Depending on the kind of religious work to be done in Canada and the ultimate immigration goal (temporary or permanent), immigration strategies for religious workers will vary.
Lowe & Company has a long history of working with churches and other religious organizations. We have been honoured to speak at the National Conference for the Canadian Council of Christian Charities, publish articles on immigration/citizenship issues for foreign religious workers, guide many pastors and missionaries through the process of establishing a Canadian-based ministry, and helping these ministries bring in the right people for the mission. We understand this unique line of work.
Work Permit Exemptions
Immigration regulation s.186(l) allows a foreign national to work in Canada without a work permit when the main duties are “spiritual”. This has three components:
- “[A]ssisting a congregation or group“ assumes that the group exists in Canada. Church planters are therefore generally excluded.
- “[I]n the achievement of its spiritual goals“ may rule out administrative workers, organists, maintenance personnel and other workers with non-spiritual duties.
- “[W]hose main duties are to preach doctrine, perform functions related to gatherings of the congregation or group or provide spiritual counselling“ refer to the usual functions of clergy. A foreign worker may perform other duties, but their main duties should fall within these boundaries.
An evangelist like Billy Graham, for example, would rely on this exemption for a week-long crusade, as would an overseas pastor serving a two-year term in a local church. Qualifying workers are entitled to be paid.
Obtaining proper documentation under this exemption is important, as it may allow the worker to qualify for medical insurance, to access free public schooling for children and to obtain a spousal work permit. Clergy working under Regulation 186(l) may even be able to qualify for immigration under the Canadian Experience class.
Work Permit Options
Foreign Nationals who intend to work in a charitable organization performing other “non-spiritual” duties will usually require a work permit. There are several ways to obtain one, including:
- Labour Market Opinion (“LMO”): A Canadian employer can apply to Service Canada for a LMO stating that the position offered to a foreign worker would not have a negative effect on the Canadian labour market. The foreign national employee can then apply for a work permit for that position.
- Religious and Charitable Workers Exemption: Immigration regulation s.205 (d) reads:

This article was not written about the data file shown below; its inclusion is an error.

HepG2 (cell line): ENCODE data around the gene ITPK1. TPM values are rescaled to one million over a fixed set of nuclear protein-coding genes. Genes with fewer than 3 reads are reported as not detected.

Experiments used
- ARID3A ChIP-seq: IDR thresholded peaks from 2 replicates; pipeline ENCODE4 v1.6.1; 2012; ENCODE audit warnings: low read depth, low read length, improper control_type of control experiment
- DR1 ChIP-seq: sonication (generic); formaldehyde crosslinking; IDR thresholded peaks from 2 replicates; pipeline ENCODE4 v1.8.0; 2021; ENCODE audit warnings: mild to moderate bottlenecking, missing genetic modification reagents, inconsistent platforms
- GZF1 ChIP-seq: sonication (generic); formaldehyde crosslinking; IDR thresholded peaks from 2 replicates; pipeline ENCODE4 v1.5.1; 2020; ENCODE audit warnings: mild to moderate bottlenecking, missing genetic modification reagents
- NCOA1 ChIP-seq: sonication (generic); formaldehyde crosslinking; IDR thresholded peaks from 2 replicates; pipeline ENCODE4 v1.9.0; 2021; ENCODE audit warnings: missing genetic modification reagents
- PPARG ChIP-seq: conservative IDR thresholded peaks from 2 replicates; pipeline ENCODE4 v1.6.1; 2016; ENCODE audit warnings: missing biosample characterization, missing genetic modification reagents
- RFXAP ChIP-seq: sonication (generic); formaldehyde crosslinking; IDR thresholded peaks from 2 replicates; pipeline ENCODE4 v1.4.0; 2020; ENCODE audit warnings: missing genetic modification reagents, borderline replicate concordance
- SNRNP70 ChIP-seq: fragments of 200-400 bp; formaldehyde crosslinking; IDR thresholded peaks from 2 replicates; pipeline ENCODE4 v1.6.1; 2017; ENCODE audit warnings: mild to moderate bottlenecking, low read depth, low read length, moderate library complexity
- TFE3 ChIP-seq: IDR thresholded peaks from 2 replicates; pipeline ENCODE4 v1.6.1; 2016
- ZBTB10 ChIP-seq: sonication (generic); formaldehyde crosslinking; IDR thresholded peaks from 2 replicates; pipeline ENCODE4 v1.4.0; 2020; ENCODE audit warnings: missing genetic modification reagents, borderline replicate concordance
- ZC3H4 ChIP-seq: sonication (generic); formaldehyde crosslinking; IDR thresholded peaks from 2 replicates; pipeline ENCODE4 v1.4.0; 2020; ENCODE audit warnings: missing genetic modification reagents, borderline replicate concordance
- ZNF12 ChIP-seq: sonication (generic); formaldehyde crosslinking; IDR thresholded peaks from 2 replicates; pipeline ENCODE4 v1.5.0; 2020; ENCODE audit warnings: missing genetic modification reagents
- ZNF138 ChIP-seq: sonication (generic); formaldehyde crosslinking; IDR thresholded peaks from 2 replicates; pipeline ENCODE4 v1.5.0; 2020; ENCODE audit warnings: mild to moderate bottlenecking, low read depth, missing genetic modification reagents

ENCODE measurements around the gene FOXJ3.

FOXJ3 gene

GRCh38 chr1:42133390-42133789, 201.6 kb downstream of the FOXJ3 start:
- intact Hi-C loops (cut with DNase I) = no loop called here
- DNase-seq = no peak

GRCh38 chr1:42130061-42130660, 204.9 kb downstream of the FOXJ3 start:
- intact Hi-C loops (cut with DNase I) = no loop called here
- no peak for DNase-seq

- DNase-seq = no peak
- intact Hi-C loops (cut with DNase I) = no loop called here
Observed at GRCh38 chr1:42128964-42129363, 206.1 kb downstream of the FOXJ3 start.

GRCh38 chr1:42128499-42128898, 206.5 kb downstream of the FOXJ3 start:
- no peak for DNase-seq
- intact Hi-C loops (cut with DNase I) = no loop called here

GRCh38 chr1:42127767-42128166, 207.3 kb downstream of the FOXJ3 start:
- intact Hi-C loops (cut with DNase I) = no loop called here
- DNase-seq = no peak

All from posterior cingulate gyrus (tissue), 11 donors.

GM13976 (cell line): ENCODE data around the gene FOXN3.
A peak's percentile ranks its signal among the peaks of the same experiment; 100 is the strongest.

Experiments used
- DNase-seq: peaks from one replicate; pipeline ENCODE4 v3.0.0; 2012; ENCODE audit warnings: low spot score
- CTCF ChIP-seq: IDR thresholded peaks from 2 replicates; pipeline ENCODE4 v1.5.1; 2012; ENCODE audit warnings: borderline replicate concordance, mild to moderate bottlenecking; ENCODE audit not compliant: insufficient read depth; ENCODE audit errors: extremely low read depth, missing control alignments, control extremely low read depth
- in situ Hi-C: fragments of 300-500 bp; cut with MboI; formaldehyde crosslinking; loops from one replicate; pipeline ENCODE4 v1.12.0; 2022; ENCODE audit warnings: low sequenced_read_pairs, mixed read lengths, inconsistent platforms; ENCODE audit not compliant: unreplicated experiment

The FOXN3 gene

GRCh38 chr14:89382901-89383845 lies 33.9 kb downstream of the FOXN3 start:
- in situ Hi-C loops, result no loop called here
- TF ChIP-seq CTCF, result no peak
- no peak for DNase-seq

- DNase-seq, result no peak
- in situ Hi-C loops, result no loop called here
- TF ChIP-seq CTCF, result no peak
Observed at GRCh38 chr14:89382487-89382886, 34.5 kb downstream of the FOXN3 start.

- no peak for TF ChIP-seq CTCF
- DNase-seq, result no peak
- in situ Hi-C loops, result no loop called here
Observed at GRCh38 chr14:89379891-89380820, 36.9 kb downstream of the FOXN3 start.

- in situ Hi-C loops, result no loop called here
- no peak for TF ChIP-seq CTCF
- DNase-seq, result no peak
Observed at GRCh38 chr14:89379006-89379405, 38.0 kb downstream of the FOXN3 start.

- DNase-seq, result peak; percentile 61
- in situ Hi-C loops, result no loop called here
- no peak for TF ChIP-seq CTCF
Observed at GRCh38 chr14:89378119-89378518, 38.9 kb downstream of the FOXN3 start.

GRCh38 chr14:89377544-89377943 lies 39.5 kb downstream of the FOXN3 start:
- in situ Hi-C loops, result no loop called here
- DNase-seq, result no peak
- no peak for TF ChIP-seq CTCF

“A work permit may be issued under section 200 to a foreign national who intends to perform work that…(d) is of a religious or charitable nature.”
According to Canada’s immigration position on qualifying under this category, the work must:
- Be on a volunteer basis and without remuneration, though a small living allowance may be acceptable;
- Not lead to direct remuneration to the charitable organization for the work done;
- Go “above and beyond normal work in the labour market” (ex: workers that paint/repair houses for the poor, who would not otherwise have been able to do it themselves or pay for services).
We believe Canada Immigration’s position is unduly restrictive here, and that this interpretation could be challenged.
- Intra-Company Transferees: A work permit can be obtained for a foreign religious or charitable group wanting to:
- establish a Canadian branch,
- transfer a senior executive, senior manager, or person with specialized knowledge to an existing Canadian branch.
The transferee must have worked with the foreign branch for at least one year in the previous three years. This provision is very useful for transferring administrative personnel.
- North American Free Trade Agreement (“NAFTA”): For American or Mexican citizens, some positions, such as accountants, can also qualify for a NAFTA-based work permit which avoids the advertising and minimum salary requirements commonly found with other work permits. This is a useful tool for ministries that often cannot afford market wages for professionals.
These options are useful, even if a work permit exemption exists, as certain work permits can qualify the foreign religious worker for permanent immigration.
Societies and Charitable Organizations
Societies are non-profit organizations that may be incorporated in order to exist independently from their members. Societies may not necessarily be Charitable Organizations. Charitable Organizations are given charitable status through a lengthy and detailed approval process with the Canada Revenue Agency (“CRA”). They must have a mandate to relieve poverty, advance education, advance religion or benefit the community. The CRA has a list of all Canadian charities in good standing available through their website at http://www.cra-arc.gc.ca/chrts-gvng/lstngs/menu-eng.html.
Society incorporation and charitable status application/maintenance are additional services that Lowe & Company have available.